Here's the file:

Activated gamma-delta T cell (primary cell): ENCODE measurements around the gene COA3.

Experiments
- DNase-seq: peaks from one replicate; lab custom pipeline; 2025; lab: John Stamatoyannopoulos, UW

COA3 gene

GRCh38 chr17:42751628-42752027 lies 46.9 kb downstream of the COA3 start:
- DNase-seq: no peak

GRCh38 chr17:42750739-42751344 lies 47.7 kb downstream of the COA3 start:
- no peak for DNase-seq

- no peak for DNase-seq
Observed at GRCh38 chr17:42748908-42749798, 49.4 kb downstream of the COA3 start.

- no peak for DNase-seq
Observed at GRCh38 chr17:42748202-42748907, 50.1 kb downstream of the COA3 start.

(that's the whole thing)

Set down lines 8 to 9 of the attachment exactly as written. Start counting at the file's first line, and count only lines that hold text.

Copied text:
- no peak for DNase-seq

- no peak for DNase-seq